Cells can control membrane fluidity by regulating the lipid composition of the membrane. In particular, lipids can have hydrocarbon chains that are saturated or unsaturated, and the amount of cholesterol in the membrane also influences membrane melting behavior. In human cells, between 30 to 40% of the lipids, by number, are cholesterol molecules. The bulky shape of the cholesterol molecule suppresses membrane freezing.

In saturated hydrocarbon chains, the carbons are linked by single bonds. The hydrocarbon chain is flexible, but more or less straight.

In unsaturated hydrocarbon chains, some of the carbons are linked by double-bonds.

When a lipid is dehydrogenated, hydrogens are removed and -C=C- bonds are formed.

The presence of a -C=C- bond leads to a kink in the hydrocarbon chain. Kinked chains cannot pack together as regularly as can straight (saturated) hydrocarbon chains.

Compare the saturated fatty acid stearic acid to the unsaturated fatty acid oleic acid.


Both have the same number of carbons in their hydrocarbon chains. While stearic acid melts at 69°C oleic acid melts at 13°C.

steric acidoleic acid

Questions to answer

  1. Why do membrane lipids solidify at low temperature? How are van der Waals interactions involved? Are H-bonds involved?
  2. Draw a schematic of the plasma membrane, indicate where cholesterol molecules are located?
  3. Why does the presence of unsaturated bonds in the lipid chain alter the temperature at which the membrane solidifies?
  4. Predict (and justify) the effect of changing the position of a double bond in a hydrocarbon chain on the temperature of solidification?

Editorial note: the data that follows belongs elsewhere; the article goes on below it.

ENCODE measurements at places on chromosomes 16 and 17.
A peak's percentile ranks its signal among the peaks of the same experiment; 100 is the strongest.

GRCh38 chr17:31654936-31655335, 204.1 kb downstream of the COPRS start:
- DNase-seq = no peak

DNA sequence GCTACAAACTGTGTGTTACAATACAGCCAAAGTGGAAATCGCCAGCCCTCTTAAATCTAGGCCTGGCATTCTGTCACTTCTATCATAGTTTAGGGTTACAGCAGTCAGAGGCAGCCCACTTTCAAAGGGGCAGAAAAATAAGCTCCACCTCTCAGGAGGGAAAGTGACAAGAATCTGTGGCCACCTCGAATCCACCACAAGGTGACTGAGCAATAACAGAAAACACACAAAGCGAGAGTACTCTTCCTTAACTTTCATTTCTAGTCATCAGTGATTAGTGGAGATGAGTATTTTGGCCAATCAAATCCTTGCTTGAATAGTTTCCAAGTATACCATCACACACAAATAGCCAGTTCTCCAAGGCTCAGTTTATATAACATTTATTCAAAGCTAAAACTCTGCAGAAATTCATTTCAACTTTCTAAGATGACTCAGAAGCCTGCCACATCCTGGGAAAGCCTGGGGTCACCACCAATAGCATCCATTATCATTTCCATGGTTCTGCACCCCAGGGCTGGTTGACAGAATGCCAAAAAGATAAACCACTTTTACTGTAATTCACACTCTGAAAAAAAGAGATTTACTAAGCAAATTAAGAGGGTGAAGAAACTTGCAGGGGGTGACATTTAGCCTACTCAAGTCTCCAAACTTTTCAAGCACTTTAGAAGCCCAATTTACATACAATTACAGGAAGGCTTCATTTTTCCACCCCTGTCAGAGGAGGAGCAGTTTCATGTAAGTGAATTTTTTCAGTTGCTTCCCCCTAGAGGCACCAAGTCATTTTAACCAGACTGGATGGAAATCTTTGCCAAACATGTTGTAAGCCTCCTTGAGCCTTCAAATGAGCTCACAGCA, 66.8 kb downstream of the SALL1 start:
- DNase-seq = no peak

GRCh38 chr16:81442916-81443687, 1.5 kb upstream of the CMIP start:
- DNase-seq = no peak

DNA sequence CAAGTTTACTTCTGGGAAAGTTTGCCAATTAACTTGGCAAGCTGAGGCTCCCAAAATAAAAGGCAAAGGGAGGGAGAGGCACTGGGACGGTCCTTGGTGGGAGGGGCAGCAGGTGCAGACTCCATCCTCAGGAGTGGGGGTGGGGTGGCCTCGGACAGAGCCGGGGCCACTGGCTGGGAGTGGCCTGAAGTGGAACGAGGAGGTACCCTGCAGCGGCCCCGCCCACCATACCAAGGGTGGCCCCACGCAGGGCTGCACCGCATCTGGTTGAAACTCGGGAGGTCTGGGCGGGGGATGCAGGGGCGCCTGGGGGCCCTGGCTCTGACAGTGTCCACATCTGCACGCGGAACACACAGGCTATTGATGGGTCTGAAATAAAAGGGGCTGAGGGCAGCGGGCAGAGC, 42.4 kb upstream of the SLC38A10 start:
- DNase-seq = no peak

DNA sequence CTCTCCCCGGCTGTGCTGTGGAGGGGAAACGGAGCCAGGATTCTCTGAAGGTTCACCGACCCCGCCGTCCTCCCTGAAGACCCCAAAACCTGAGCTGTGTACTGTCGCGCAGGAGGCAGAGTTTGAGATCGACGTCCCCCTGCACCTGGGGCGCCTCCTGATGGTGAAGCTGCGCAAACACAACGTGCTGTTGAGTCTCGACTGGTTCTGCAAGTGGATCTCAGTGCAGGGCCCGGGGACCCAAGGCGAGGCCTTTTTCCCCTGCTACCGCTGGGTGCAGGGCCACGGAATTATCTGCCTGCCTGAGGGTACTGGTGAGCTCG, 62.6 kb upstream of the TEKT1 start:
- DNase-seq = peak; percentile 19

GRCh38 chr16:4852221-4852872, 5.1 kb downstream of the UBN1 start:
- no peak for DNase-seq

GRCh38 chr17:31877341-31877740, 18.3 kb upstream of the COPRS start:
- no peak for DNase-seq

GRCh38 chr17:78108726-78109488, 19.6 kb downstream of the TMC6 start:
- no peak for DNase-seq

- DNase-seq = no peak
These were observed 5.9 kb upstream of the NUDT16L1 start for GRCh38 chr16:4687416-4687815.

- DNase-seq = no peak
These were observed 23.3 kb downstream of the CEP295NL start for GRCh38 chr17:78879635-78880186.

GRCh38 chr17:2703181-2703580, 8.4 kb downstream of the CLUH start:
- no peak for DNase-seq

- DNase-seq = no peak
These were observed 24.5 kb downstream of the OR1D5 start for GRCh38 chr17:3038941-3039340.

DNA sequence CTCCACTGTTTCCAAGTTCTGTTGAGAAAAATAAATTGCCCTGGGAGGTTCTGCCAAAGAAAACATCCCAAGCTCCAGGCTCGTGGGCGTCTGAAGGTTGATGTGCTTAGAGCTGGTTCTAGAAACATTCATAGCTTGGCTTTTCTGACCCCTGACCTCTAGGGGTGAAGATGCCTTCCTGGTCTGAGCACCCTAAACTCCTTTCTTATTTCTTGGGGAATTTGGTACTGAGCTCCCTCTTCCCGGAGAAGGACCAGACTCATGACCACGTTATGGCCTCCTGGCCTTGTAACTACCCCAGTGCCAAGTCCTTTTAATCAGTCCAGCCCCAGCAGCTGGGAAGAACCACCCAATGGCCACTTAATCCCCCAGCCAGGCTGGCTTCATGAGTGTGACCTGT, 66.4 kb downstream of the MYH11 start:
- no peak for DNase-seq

Questions to ponder
  • Would a membrane be more permeable to small molecules at high or low temperatures and why?

Coupling concentration gradients: Whether or not there will be a net movement of a molecule across a membrane depends upon a number of factors.

First, the molecule must be able to pass through the membrane - the membrane must be permeable to it.

Second, the concentration of the molecule on one side of the membrane must be higher than the concentration on the other; such a difference in concentration between two places is known as a concentration gradient. There is, of course, an exception where "protein pumps" and coupled chemical reactions are involved, which we will discuss below.

If [molecule]outside equals [molecule]inside, there will be no net movement of molecules across the membrane

The system is in equilibrium, meaning that there is no net change over time and no energy is used by the system. This does not mean that the system is static; molecules are moving back and forth through the membrane, but there is no net flux.

If [molecule]outside is not equal to [molecule]inside there will be a net flux of molecules from the region of higher concentration to the region of lower concentration. This flux is driven by the energy stored in the concentration gradient.

Note, our analysis of net flux assumes that there are proteins present in the membrane that act as channels.

There exist other classes of transporters. Co-transporters come in two "flavors", symporters and antiporters. Both transport two different types of molecules through a linked mechanism.

Symporters transport two molecules together in the same direction. Examples are the Na+/galactose and Na+/I+ symporters

Antiporters, such as the GlpT glycerol-phosphate/phosphate transporter moves molecules (glycerol phosphate and phosphate) in opposite directions.